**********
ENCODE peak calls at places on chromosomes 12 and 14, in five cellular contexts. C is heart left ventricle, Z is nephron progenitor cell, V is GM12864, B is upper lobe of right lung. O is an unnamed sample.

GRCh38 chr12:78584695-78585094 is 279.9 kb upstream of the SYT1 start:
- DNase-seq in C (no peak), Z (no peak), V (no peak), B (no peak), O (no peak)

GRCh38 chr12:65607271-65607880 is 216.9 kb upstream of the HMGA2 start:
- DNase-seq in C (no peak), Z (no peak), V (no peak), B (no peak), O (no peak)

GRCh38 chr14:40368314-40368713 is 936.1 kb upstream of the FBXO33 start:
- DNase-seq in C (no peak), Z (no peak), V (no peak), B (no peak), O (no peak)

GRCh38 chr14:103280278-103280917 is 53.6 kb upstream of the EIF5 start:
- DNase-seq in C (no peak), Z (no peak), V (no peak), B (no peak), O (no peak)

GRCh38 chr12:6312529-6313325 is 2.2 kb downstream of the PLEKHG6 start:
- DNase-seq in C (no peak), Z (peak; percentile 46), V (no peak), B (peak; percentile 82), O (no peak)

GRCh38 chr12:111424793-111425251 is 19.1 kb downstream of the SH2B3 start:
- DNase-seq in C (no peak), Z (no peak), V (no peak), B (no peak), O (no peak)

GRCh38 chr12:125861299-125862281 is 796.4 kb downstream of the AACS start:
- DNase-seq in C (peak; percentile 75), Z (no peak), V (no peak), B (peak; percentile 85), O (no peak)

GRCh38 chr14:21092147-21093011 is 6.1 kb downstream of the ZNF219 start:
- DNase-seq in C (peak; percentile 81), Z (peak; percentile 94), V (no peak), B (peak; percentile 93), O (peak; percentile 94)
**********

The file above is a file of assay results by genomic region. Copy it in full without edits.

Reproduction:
ENCODE peak calls at places on chromosomes 12 and 14, in five cellular contexts. C is heart left ventricle, Z is nephron progenitor cell, V is GM12864, B is upper lobe of right lung. O is an unnamed sample.

GRCh38 chr12:78584695-78585094 is 279.9 kb upstream of the SYT1 start:
- DNase-seq in C (no peak), Z (no peak), V (no peak), B (no peak), O (no peak)

GRCh38 chr12:65607271-65607880 is 216.9 kb upstream of the HMGA2 start:
- DNase-seq in C (no peak), Z (no peak), V (no peak), B (no peak), O (no peak)

GRCh38 chr14:40368314-40368713 is 936.1 kb upstream of the FBXO33 start:
- DNase-seq in C (no peak), Z (no peak), V (no peak), B (no peak), O (no peak)

GRCh38 chr14:103280278-103280917 is 53.6 kb upstream of the EIF5 start:
- DNase-seq in C (no peak), Z (no peak), V (no peak), B (no peak), O (no peak)

GRCh38 chr12:6312529-6313325 is 2.2 kb downstream of the PLEKHG6 start:
- DNase-seq in C (no peak), Z (peak; percentile 46), V (no peak), B (peak; percentile 82), O (no peak)

GRCh38 chr12:111424793-111425251 is 19.1 kb downstream of the SH2B3 start:
- DNase-seq in C (no peak), Z (no peak), V (no peak), B (no peak), O (no peak)

GRCh38 chr12:125861299-125862281 is 796.4 kb downstream of the AACS start:
- DNase-seq in C (peak; percentile 75), Z (no peak), V (no peak), B (peak; percentile 85), O (no peak)

GRCh38 chr14:21092147-21093011 is 6.1 kb downstream of the ZNF219 start:
- DNase-seq in C (peak; percentile 81), Z (peak; percentile 94), V (no peak), B (peak; percentile 93), O (peak; percentile 94)